Developer shortage survival guide
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San Diego -- The annual Gartner Catalyst Conference covers computing trends and technologies that will impact every CIO, developer, architect and even end user for years to come. Gartner research vice president Kyle Hilgendorf, who specializes in cloud and Internet of Things (IoT), sat down with SearchCloudApplications for a wide-ranging interview, starting with how the developer role will evolve. Click to read part one and part two.
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SearchCloudApplications: If you are a developer or architect, what is your job going to look like a year or two from now, and what will you need to know that you don't know today?
Kyle Hilgendorf: The developer role at the fundamental level doesn't really change except for more of a demand on them. The way the role will change for specific individuals is the way in which we've developed applications in a traditional IT environment that doesn't really fit a cloud-first world. There's a variety of different characteristics and principles that developers have to start figuring out how to build into their applications. The way you'd do that in .NET might be different from Java or Ruby. It's the concept that no longer can we build applications that are tightly coupled, that are dependent upon static configurations, like IP addresses and DNS names. They need to be parallelizable and they can no longer have sub-millisecond latency. You might have to get comfortable dealing with 30 milliseconds of latency in a global cloud deployment.
What about the architectural aspect?
Kyle Hilgendorf, Gartner
KH: From an architecture perspective, it depends on what you oversee. The network architect is going to have to start thinking a lot less about the internal LAN and a lot more about global integration, more work with Internet service providers and carrier-neutral colocation facilities. Identity architects need to think about the dissemination and federation of a variety of different identity domains. The integration architect needs to think about data translation between multiple SaaS providers and infrastructure providers. Data architects need to think about data movement. It's the evolution of those roles, which are more important than they've ever been.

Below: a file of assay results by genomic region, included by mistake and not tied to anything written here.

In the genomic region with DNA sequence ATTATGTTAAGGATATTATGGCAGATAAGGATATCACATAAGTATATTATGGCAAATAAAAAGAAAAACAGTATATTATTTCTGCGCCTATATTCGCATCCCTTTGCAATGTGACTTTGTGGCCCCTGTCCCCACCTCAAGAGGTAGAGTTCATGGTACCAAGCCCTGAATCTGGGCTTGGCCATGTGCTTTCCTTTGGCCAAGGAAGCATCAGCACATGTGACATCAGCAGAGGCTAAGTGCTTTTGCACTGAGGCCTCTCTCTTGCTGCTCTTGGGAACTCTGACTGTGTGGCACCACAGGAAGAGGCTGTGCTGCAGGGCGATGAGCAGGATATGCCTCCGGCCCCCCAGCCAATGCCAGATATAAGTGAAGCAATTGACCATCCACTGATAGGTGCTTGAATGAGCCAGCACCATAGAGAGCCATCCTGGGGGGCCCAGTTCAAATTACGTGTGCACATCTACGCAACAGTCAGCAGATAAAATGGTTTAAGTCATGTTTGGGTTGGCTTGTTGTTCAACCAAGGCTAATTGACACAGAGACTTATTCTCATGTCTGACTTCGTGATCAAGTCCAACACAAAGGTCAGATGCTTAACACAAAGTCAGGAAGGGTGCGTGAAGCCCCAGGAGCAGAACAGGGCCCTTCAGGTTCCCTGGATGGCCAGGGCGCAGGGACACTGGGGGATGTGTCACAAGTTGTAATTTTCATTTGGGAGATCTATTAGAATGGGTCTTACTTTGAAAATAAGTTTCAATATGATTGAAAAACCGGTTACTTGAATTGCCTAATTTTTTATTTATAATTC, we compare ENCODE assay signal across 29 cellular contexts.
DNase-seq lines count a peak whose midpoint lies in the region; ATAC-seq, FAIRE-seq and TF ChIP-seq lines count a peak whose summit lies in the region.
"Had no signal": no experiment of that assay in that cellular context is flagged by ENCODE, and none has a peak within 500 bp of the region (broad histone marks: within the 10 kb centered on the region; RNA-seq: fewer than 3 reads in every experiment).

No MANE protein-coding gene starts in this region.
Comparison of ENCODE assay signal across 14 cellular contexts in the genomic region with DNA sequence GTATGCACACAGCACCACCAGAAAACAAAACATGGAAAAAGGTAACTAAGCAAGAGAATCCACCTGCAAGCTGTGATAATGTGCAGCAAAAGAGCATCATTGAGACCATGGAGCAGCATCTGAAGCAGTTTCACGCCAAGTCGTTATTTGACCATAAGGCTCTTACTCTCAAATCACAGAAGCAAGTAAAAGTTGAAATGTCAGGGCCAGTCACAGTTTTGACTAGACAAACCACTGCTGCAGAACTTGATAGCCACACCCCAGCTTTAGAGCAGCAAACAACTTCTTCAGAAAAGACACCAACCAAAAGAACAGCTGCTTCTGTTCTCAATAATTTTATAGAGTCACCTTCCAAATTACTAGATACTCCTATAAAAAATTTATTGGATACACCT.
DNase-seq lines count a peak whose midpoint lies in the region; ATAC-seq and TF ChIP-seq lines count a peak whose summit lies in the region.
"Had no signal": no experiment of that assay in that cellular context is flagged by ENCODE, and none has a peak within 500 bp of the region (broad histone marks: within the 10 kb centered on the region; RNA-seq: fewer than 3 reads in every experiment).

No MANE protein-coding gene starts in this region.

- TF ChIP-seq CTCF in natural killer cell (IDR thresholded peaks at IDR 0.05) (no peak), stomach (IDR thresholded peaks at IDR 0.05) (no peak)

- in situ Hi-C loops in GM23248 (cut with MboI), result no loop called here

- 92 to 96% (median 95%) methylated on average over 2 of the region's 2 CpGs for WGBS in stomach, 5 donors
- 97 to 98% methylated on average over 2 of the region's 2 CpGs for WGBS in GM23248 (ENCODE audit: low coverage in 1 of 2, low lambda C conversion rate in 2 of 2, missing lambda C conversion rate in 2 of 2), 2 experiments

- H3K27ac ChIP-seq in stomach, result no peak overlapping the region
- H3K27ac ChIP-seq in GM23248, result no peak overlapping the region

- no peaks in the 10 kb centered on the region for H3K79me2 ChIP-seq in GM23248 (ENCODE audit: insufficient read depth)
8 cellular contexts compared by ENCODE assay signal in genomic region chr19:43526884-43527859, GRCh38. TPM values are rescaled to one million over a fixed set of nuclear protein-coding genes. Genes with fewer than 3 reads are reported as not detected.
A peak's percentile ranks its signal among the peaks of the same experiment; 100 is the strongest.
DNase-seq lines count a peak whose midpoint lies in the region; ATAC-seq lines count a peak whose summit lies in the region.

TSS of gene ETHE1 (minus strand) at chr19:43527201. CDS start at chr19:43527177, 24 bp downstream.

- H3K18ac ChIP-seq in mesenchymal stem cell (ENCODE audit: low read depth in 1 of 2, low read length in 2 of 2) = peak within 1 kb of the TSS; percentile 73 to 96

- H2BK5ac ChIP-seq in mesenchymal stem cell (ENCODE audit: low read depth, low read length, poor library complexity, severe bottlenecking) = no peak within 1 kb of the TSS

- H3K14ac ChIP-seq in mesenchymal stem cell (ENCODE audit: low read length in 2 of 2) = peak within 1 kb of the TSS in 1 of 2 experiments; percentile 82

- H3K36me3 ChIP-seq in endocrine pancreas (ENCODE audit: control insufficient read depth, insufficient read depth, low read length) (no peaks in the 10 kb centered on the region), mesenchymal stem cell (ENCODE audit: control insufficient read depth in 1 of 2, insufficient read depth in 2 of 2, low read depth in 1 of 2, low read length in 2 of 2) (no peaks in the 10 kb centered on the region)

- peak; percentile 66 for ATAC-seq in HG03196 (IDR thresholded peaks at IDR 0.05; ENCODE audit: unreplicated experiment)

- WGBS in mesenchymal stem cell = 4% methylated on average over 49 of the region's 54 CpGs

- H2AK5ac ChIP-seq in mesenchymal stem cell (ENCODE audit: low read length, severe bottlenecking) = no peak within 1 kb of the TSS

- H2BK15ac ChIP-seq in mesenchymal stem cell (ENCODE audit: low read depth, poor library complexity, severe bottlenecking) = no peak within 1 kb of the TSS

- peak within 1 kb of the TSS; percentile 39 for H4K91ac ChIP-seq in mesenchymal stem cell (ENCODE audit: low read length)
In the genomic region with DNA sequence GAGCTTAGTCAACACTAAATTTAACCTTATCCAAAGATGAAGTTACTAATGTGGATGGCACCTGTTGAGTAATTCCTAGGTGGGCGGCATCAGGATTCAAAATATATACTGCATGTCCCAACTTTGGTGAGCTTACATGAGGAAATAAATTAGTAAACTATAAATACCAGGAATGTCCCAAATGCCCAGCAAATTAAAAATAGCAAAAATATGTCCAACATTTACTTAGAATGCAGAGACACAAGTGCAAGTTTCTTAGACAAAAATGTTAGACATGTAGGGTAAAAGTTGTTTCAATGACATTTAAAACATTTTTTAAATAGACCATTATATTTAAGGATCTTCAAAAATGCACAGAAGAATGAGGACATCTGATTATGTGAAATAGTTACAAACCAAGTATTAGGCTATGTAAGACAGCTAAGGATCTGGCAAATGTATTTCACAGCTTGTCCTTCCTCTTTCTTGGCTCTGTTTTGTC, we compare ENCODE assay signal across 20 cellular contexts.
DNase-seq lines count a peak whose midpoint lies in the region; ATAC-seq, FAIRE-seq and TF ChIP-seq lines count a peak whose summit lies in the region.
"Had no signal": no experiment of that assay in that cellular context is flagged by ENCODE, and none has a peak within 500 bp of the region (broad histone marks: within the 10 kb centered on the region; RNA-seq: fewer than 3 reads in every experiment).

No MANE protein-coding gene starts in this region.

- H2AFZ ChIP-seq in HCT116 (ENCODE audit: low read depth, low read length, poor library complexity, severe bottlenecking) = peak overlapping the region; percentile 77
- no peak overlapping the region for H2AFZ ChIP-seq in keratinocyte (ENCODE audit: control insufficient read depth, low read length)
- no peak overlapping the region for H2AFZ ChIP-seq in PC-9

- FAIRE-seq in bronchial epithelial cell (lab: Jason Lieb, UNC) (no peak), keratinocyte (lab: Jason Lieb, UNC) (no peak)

Is it fair to say that Infrastructure as a Service is a two-horse race between Amazon and Microsoft, or are others, including Google, IBM, VMware, Rackspace and others starting to catch up?
KH: Everybody's in the race, but Amazon and Microsoft have a very significant lead. The vast majority of inquiries Gartner gets are from organizations interested in either Amazon or Microsoft, or the combination of the two. That's not to say that the other providers are not winning clients; they are. But, in terms of an aggregated percentage of customer adoptions and wins, it really is becoming an Amazon and Microsoft world.
Can those two leaders plus the second tier satisfy all situations?
KH: I firmly believe we need more providers. I don't think two providers can last forever and expect the market will adjust and evolve over time. You will see opportunities for some of the other providers to become even more substantial in terms of customer adoption.
We're also seeing a race to the bottom in terms of pricing.
KH: We are and that's why we've already seen several providers exit the industry. They were not able to compete on the economics, scale and price. I do believe that even though we need more than two providers, there's just a handful that have the scale, engineering, and efficiencies to compete at that level. Does that mean there won't be boutique cloud providers at some point that are very niche-oriented or industry specific? I think we'll have plenty of those, but they are not going to compete at the massive, global hyperscale environments.
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